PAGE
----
“Innovate or perish” is the rallying cry of business in the 21st century, and for companies that excel at innovation it is well understood that an exacting and ongoing commitment is needed.
“Simply articulating a compelling vision [for innovation-led growth] is far from sufficient,” global consulting firm McKinsey & Co notes in its report, The Eight Essentials of Innovation Performance.
Quantifying the scope of innovation required to meet financial growth objectives is an exercise every company should consider, but McKinsey laments that only a “handful” of companies do this as part of their strategy and planning processes.
“Only once [innovation] is quantified is a company able to ensure that managers make the proper trade-off to drive innovation alongside other business activities and put in place the appropriate metrics to track progress,” the report notes.
McKinsey adds that a strong “innovation portfolio” goes beyond new products and includes factors such as new business models and processes that can offer an edge.
“Of all innovation types, business-model innovation can create the most significant long-term value,” the report states. “These innovations can include new distribution and production methods – both can disrupt current practices and erect powerful barriers to competition.”
How the CEO sees it
Professional services powerhouse Deloitte Australia is imbued with the innovation imperative. Former chief executive Giam Swiegers – appointed in 2003 to revitalise the then lacklustre firm – stressed the importance of innovation.
Swiegers’ successor, Cindy Hook, who was appointed last year, is increasing that focus.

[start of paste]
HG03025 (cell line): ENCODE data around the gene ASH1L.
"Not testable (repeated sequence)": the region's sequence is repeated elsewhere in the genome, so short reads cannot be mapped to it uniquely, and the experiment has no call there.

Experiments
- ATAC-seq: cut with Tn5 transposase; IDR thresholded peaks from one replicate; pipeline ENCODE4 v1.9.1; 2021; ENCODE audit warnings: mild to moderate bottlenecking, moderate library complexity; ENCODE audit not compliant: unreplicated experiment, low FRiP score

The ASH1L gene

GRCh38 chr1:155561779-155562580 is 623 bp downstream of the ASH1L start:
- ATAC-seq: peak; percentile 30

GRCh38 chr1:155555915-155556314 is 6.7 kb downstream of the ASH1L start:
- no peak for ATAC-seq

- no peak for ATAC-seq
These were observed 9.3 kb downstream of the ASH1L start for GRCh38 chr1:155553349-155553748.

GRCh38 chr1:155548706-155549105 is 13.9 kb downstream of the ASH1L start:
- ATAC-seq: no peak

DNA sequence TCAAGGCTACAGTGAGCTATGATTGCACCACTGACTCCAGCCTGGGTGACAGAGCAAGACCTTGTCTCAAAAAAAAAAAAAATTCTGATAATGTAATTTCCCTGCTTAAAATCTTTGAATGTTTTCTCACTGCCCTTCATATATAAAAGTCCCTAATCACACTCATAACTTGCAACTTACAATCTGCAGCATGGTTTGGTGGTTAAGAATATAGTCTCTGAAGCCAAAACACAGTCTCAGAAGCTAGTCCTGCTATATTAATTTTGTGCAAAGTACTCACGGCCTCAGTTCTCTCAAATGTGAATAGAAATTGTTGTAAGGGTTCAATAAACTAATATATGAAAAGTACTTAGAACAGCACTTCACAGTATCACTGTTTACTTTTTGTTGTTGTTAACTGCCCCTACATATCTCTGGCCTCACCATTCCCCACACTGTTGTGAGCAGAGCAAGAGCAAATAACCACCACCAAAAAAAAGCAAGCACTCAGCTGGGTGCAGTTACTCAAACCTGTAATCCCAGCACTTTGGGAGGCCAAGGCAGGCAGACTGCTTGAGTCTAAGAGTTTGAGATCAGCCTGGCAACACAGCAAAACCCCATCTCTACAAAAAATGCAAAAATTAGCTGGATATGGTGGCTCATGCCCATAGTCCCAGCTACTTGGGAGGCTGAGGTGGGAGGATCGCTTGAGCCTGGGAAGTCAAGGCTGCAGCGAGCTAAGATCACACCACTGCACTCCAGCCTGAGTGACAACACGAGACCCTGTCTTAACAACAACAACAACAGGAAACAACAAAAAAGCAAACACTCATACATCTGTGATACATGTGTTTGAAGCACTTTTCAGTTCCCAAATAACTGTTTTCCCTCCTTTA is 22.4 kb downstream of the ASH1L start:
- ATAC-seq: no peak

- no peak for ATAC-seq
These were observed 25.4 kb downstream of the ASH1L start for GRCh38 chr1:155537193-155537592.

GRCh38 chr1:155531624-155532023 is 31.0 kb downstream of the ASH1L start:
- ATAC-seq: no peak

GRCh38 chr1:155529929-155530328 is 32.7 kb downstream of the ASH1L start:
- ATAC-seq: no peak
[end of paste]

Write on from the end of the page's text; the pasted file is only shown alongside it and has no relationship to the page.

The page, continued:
She recently announced record revenue for Deloitte Australia of $1.53 billion for the year ending May 31.
“The rapid pace of change in the world today requires business leaders to strike a balance between delivering operating profits today and investing in transforming their business models to enable sustainable growth and profitability in the future,” Hook says.
How the CFO sees it
While it is often CEOs who are most identified with a company’s innovation strategy, chief financial officers also play a vital role in providing the financial and strategic framework in which innovation flourishes.
Deloitte Australia CFO Andrew Griffiths says innovation is deeply embedded in the organisation. “Innovation is what we do – it’s not separate, it has become integral to the way we do business,” Griffiths says.
“If you do innovation for innovation’s sake you don’t get anywhere. Innovation requires a proper framework that links it back to the business purpose – the reason you innovate is to help you achieve your strategy. It is not just about coming up with ideas; but delivering on the ideas and having tangible, measurable outcomes.”
Innovation, he adds, must be “viable and sustainable”, include reward mechanisms, and be measurable against performance indicators. “There needs to be a strong link between the strategic plan, business plan and financial plan,” he says.
Stressing the importance of “structure, support and enablement” in driving innovation, Griffiths says he works closely with Deloitte’s chief strategy officer to create the structure that takes innovation “from ideation to commercialisation”.